Jeremiah 24:2
Parallel Verses
New International Version
One basket had very good figs, like those that ripen early; the other basket had very bad figs, so bad they could not be eaten.

King James Bible
One basket had very good figs, even like the figs that are first ripe: and the other basket had very naughty figs, which could not be eaten, they were so bad.

Darby Bible Translation
One basket had very good figs, like the figs first ripe; and the other basket had very bad figs, which could not be eaten for badness.

World English Bible
One basket had very good figs, like the figs that are first-ripe; and the other basket had very bad figs, which could not be eaten, they were so bad.

Young's Literal Translation
In the one basket are figs very good, like the first-ripe figs, and in the other basket are figs very bad, that are not eaten for badness.

Jeremiah 24:2 Parallel
Commentary
Clarke's Commentary on the Bible

The Lord showed me, and, behold, two baskets of figs - Besides the transposition of whole chapters in this book, there is not unfrequently a transposition of verses, and parts of verses. Of this we have an instance in the verse before us; the first clause of which should be the last. Thus: -

"After that Nebuchadrezzar king of Babylon had carried away captive Jeconiah, the son of Jehoiakim king of Judah, with the carpenters and smiths from Jerusalem, and had brought them to Babylon, the Lord showed me, and, behold, two baskets of figs were set before the temple of the Lord."

Jeremiah 24:2 - "One basket had very good figs, even like the figs that are first ripe; and the other basket had very naughty figs, which could not be eaten, they were so bad."

This arrangement restores these verses to a better sense, by restoring the natural connection.

This prophecy was undoubtedly delivered in the first year of the reign of Zedekiah.

Under the type of good and bad figs, God represents the state of the persons who had already been carried captives into Babylon, with their king Jeconiah, compared with the state of those who should be carried away with Zedekiah. Those already carried away, being the choice of the people, are represented by the good figs: those now remaining, and soon to be carried into captivity, are represented by the bad figs, that were good for nothing. The state also of the former in their captivity was vastly preferable to the state of those who were now about to be delivered into the hand of the king of Babylon. The latter would be treated as double rebels; the former, being the most respectable of the inhabitants, were treated well; and even in captivity, a marked distinction would be made between them, God ordering it so. But the prophet sufficiently explains his own meaning.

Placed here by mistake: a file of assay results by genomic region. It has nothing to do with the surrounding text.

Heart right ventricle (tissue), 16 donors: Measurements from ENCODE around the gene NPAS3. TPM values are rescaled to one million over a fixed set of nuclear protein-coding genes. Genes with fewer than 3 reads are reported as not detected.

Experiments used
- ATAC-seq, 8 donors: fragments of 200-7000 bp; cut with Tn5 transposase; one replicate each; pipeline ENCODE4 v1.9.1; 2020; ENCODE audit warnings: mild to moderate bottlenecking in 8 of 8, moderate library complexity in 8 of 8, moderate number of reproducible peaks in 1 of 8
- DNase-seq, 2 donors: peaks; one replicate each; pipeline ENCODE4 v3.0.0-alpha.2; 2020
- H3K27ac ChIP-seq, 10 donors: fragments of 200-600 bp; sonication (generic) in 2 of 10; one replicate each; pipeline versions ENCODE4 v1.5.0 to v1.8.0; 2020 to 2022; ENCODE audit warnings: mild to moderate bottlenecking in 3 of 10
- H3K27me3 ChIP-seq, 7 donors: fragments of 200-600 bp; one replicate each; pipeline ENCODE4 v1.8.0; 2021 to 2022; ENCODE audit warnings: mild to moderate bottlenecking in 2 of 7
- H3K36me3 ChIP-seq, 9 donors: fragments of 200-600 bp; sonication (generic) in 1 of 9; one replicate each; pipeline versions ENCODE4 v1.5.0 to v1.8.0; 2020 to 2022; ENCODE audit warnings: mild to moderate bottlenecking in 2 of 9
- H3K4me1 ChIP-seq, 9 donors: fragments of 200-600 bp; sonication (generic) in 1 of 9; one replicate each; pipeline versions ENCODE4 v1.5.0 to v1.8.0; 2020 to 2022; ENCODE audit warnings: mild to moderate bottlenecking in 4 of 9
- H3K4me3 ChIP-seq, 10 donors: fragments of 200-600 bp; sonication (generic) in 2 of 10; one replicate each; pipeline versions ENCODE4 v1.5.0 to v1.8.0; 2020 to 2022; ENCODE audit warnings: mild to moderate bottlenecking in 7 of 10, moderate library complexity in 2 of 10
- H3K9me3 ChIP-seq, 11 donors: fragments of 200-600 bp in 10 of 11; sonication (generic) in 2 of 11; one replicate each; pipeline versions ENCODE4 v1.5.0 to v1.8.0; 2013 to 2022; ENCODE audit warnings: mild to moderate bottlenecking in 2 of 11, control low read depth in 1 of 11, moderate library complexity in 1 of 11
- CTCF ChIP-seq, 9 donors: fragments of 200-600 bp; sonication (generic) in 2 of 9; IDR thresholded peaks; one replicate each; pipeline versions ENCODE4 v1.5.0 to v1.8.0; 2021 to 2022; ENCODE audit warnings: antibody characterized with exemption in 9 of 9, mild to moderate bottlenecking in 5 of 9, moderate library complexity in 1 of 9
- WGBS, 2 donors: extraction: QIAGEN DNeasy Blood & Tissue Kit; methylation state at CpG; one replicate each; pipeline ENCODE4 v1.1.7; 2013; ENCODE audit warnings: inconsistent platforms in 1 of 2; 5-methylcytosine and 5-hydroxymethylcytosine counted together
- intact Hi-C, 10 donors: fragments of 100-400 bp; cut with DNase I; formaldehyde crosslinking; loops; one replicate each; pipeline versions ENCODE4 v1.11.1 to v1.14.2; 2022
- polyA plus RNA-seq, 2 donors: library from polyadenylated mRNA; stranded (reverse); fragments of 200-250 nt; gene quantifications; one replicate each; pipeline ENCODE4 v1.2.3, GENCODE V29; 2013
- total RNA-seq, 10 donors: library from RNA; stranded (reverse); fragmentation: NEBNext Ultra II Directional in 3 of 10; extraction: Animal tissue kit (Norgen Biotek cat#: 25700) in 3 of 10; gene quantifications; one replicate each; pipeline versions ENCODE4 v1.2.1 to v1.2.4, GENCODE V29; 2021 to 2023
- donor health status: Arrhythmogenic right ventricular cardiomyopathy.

Set before the temple - As an offering of the first-fruits of that kind.

Very good figs - Or, figs of the early sort. The fig-trees in Palestine, says Dr. Shaw, produce fruit thrice each year. The first sort, called boccore, those here mentioned, come to perfection about the middle or end of June. The second sort, called kermez, or summer fig, is seldom ripe before August. And the third, which is called the winter fig, which is larger, and of a darker complexion than the preceding, hangs all the winter on the tree, ripening even when the leaves are shed, and is fit for gathering in the beginning of spring.

Could not be eaten - The winter fig, - then in its crude or unripe state; the spring not being yet come.

Treasury of Scripture Knowledge

One basket.

Jeremiah 24:5-7 Thus said the LORD, the God of Israel; Like these good figs, so will I acknowledge them that are carried away captive of Judah...

Hosea 9:10 I found Israel like grapes in the wilderness; I saw your fathers as the first ripe in the fig tree at her first time...